Trailing behind

Trailing behind. Trailing behind. Trailing behind… but do I actually want to keep the pace?

A few years ago, I felt as I had fallen off the train. My train. I still have the mental image in my mind: a meadow with short grass, the empty rails, the sunset, silence. Nothing. I just looked at the train in the distance, as it left without me. My life had left without me.

At first, anxiety. When is the next train coming? How will I catch it, shall I run to gain some speed and then jump onto it? It looks easy on films, but will I be able to do it? I’m wasting precious time. When is it coming?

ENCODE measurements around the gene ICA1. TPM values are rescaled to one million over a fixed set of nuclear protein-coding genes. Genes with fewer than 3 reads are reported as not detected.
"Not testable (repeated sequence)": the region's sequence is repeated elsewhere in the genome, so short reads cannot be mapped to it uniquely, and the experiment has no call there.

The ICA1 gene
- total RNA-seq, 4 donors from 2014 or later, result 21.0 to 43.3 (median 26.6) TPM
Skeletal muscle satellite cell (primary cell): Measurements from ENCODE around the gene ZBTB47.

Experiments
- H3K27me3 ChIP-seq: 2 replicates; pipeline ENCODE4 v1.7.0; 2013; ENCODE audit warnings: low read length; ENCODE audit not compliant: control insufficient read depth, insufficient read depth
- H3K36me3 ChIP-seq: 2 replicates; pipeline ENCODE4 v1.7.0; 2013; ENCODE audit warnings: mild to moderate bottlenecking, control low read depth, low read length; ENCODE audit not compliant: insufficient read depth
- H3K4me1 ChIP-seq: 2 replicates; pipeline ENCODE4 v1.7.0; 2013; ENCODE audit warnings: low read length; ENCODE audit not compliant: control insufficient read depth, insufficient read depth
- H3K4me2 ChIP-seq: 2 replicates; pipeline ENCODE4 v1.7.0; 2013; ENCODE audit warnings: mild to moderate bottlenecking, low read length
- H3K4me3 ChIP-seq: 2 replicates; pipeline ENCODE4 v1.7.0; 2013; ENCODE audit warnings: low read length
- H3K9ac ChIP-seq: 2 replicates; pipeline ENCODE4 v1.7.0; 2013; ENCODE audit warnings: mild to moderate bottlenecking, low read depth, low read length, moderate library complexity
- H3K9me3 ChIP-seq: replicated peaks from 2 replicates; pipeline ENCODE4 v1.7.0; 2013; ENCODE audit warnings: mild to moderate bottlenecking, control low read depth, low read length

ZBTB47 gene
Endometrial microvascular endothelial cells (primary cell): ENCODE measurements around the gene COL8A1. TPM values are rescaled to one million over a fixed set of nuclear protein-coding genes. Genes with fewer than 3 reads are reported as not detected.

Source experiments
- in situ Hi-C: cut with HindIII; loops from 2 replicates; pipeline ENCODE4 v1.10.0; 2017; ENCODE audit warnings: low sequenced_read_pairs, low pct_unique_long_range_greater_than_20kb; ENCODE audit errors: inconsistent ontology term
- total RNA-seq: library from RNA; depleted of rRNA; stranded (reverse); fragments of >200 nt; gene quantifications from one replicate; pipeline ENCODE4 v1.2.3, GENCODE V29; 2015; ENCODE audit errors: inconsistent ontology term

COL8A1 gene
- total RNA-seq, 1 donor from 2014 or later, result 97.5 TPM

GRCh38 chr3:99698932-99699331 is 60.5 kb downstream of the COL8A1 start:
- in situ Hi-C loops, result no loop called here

But there was no train passing. There was nothing. Just me. The sunset. The grass.

And then it dawned on me (at sunset…): do I really want to get back on that train? Did I really miss my life?

My whole mind was pushing, whispering, shouting … “no”.

“No” was such a difficult word to say sometimes… Somehow, I always felt compelled to say “Yes”. “Yes” is the word of love, the word of life, of existence, is it not? Everybody will love us more if we answer yes to their requests, won’t they? Or maybe it’s just easier to say yes, it requires less energy? Or it produces less guilt, maybe? One lesson that I learned very late in life is that sometimes “no” is the word of life, of my life, while “yes” is a word for the life of others. In a strange way, sometimes “no” is a word of affirmation. A word of difference. A “yes” to myself.

So, no, I will not catch the train. Leave without me.  I shall stay here and wait.

“First, create your ego. Then destroy it. This is all of life.”

Kamand Kojouri